This is a thoughtful piece, with plenty of anecdotal material, some statistics, and historical context, finding some parallels between this generation and teenagers in the 1930s and '40s. It addresses gender questions, and factors in feminism, the abstinence movement, the Coalition for Positive Sexuality, perceptions about marriage, and other influences on teenagers' social lives. As for the rating Web sites teens reportedly flock to, here's another Times article focused just on them, the most innocuous of which is Some are more cruel than others, one psychiatrist told the times, adding that these sites feed on the narcissism increasingly pervading US culture.

Net blamed in Tokyo school killing

In Japanese society's search for answers in the killing of a 12-year-old girl by a classmate, "Japanese media have turned to the Internet as a culprit," Reuters reports. It cites Japanese media coverage as saying the 11-year-old girl who confessed to the murder told police that she'd asked the victim not to post messages about her appearance on an online discussion board, but "her friend had refused to stop." Reuters also quotes Hosei University media studies Prof. Tatsuo Inamasu as saying that, though it can be a factor in escalating emotional reactions, the Internet can't be blamed for a murder. He suggested that parents and teachers tend to blame technology because they don't understand it, but a great factor is "the inability to communicate skillfully with another human being." He pointed to the extra care needed when communicating online, without the benefit of seeing the face and body language of the person receiving the message. Reuters adds that the Net is part of everyday life for Japanese children - over 60% of children 6-12 use the Internet. As for this week's tragedy, the 11-year-old girl "will appear before a family court, which could send her to a special reformatory. Children under 14 cannot be prosecuted in Japan." [Thanks to BNA Internet Law for pointing this story out.]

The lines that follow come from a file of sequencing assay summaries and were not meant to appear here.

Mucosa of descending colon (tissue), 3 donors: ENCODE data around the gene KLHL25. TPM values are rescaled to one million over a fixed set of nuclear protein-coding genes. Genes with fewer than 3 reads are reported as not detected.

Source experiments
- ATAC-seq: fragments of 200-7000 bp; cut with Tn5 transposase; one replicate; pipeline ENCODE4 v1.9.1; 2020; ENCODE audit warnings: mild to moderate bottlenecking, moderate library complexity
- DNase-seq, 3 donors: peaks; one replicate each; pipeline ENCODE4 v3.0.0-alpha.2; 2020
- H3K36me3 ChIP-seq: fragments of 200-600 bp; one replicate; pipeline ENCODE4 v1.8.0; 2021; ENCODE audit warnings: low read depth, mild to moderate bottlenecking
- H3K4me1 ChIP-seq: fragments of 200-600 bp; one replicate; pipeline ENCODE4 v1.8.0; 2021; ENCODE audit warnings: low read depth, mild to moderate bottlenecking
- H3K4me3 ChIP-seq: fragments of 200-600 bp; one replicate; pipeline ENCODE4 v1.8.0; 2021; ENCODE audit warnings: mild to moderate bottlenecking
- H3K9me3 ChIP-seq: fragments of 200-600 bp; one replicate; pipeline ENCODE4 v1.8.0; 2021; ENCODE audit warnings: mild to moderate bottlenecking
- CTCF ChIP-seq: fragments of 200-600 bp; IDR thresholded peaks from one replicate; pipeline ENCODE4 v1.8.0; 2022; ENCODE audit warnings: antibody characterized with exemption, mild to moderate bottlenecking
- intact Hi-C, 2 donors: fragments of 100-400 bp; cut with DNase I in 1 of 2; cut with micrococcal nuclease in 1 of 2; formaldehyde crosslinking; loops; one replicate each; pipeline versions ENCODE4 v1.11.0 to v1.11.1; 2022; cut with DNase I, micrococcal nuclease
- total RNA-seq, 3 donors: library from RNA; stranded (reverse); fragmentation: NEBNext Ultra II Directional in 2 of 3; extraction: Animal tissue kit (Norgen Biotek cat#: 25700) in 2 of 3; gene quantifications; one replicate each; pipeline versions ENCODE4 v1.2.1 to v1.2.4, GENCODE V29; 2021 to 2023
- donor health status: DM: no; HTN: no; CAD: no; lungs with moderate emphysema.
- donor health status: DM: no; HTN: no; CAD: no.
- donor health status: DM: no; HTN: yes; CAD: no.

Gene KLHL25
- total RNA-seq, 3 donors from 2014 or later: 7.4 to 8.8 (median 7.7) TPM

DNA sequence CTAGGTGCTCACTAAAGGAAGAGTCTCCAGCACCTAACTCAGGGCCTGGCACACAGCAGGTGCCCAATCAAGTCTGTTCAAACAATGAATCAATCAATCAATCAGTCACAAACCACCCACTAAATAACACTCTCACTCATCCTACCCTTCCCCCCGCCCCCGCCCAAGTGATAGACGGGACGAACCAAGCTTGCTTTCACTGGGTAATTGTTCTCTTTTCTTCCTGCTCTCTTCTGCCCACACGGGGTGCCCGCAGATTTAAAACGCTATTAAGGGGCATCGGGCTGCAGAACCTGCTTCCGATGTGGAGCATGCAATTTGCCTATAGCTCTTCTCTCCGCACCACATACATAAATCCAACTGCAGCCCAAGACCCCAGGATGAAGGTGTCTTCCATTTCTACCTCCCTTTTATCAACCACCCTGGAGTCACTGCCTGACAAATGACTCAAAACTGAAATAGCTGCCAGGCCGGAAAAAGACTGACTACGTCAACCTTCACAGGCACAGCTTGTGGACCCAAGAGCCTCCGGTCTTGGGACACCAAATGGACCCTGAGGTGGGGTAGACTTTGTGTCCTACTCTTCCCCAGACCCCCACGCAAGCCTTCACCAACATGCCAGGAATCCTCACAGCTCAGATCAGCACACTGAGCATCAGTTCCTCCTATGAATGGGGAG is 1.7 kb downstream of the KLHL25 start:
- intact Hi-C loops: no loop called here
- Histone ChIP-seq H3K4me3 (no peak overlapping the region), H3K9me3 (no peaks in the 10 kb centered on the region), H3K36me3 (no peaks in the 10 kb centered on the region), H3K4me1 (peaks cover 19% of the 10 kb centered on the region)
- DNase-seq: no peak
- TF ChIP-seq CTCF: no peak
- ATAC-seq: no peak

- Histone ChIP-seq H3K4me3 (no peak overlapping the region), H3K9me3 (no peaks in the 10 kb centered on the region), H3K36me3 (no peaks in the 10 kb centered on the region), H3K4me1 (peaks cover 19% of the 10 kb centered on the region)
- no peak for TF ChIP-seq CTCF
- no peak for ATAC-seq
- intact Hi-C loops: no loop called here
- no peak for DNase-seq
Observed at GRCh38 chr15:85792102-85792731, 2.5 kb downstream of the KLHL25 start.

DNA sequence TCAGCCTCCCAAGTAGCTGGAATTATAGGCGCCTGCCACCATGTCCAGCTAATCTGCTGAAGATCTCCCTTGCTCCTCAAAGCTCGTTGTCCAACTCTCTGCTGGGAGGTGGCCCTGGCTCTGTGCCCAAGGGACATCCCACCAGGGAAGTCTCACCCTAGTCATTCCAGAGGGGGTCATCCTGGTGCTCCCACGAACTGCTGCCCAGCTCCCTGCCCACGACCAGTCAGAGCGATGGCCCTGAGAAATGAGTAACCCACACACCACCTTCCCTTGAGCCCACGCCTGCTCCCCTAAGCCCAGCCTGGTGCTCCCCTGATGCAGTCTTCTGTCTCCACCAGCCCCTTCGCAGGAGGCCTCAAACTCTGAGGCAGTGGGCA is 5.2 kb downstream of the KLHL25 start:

Wednesday, June 02, 2004

Credit card firm drops online porn business

Porn doesn't pay, apparently, at least for one e-commerce company. Citing business reasons, Colorado-based Cardservice International announced it was dropping all of its online adult industry clients, Web Host News reports. The company processes "more than $12 billion in annual credit card volume with more than 125 million transactions annually in 140 languages."

A teenager & the tool of anonymity